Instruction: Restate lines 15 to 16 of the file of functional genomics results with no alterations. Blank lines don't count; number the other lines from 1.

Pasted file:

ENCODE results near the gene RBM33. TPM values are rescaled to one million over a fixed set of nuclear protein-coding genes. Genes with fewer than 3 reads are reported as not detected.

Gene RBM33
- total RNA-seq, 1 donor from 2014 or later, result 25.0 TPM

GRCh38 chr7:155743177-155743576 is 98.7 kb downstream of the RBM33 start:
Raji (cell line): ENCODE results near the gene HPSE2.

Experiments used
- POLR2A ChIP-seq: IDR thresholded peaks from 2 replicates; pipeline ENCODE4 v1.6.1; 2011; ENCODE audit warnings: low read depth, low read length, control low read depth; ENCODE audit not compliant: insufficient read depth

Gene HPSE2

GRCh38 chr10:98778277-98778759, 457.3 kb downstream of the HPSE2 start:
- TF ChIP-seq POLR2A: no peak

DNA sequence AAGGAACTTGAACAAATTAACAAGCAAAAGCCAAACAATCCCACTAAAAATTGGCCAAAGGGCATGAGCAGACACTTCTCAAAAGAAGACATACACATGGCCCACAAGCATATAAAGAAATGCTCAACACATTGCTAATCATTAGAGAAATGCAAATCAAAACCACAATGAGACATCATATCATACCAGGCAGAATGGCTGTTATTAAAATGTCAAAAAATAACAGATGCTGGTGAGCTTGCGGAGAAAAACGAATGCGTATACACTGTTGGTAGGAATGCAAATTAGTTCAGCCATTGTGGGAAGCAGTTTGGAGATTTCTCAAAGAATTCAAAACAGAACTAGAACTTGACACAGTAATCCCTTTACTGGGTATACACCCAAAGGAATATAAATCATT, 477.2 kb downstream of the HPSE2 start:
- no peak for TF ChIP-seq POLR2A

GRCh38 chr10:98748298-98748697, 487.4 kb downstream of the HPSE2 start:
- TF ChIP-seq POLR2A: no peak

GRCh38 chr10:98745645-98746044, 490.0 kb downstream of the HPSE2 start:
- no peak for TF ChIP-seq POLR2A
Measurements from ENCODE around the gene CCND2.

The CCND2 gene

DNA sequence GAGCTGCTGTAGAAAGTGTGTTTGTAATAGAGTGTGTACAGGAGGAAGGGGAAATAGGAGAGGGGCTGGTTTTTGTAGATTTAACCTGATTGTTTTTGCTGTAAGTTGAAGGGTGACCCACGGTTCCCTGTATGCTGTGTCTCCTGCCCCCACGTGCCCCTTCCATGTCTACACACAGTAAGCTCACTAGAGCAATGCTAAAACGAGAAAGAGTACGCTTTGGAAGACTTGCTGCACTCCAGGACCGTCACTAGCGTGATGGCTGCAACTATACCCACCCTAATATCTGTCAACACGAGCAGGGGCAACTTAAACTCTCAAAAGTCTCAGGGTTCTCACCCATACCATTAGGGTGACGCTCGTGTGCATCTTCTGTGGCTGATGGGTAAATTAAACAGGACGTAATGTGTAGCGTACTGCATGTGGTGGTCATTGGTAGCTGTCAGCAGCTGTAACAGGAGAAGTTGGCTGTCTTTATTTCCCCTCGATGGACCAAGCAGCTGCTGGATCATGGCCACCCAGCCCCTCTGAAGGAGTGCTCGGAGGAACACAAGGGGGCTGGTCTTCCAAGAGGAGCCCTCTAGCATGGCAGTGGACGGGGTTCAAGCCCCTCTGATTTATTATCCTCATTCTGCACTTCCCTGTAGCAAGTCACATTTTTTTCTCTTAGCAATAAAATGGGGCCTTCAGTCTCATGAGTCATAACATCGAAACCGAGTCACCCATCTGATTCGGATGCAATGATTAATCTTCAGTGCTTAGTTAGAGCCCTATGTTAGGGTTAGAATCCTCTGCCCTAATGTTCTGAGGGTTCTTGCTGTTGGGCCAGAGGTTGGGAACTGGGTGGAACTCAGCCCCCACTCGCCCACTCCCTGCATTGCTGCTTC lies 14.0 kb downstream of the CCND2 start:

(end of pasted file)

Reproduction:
GRCh38 chr10:98745645-98746044, 490.0 kb downstream of the HPSE2 start:
- no peak for TF ChIP-seq POLR2A